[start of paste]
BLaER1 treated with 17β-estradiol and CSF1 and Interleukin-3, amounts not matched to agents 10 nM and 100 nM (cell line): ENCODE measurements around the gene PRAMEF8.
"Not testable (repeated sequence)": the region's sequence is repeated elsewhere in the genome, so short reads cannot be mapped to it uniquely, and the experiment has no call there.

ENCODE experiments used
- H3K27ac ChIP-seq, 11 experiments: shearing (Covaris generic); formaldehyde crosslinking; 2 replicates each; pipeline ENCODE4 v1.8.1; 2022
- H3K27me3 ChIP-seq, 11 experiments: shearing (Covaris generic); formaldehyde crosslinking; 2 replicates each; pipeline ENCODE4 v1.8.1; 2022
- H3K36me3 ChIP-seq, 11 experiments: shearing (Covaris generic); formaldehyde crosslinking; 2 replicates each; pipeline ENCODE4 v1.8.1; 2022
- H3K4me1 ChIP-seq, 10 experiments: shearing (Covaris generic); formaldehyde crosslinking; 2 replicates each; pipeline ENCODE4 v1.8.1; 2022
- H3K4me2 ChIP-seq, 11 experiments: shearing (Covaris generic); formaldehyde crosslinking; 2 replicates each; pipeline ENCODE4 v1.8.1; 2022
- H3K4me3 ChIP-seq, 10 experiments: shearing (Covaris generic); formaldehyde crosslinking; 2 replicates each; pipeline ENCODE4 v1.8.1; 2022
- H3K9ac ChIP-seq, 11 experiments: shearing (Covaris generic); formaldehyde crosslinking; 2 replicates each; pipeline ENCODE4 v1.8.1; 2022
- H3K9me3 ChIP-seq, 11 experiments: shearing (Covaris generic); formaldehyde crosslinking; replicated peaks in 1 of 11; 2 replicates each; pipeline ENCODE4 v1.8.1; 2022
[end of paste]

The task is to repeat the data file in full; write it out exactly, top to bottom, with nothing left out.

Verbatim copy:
BLaER1 treated with 17β-estradiol and CSF1 and Interleukin-3, amounts not matched to agents 10 nM and 100 nM (cell line): ENCODE measurements around the gene PRAMEF8.
"Not testable (repeated sequence)": the region's sequence is repeated elsewhere in the genome, so short reads cannot be mapped to it uniquely, and the experiment has no call there.

ENCODE experiments used
- H3K27ac ChIP-seq, 11 experiments: shearing (Covaris generic); formaldehyde crosslinking; 2 replicates each; pipeline ENCODE4 v1.8.1; 2022
- H3K27me3 ChIP-seq, 11 experiments: shearing (Covaris generic); formaldehyde crosslinking; 2 replicates each; pipeline ENCODE4 v1.8.1; 2022
- H3K36me3 ChIP-seq, 11 experiments: shearing (Covaris generic); formaldehyde crosslinking; 2 replicates each; pipeline ENCODE4 v1.8.1; 2022
- H3K4me1 ChIP-seq, 10 experiments: shearing (Covaris generic); formaldehyde crosslinking; 2 replicates each; pipeline ENCODE4 v1.8.1; 2022
- H3K4me2 ChIP-seq, 11 experiments: shearing (Covaris generic); formaldehyde crosslinking; 2 replicates each; pipeline ENCODE4 v1.8.1; 2022
- H3K4me3 ChIP-seq, 10 experiments: shearing (Covaris generic); formaldehyde crosslinking; 2 replicates each; pipeline ENCODE4 v1.8.1; 2022
- H3K9ac ChIP-seq, 11 experiments: shearing (Covaris generic); formaldehyde crosslinking; 2 replicates each; pipeline ENCODE4 v1.8.1; 2022
- H3K9me3 ChIP-seq, 11 experiments: shearing (Covaris generic); formaldehyde crosslinking; replicated peaks in 1 of 11; 2 replicates each; pipeline ENCODE4 v1.8.1; 2022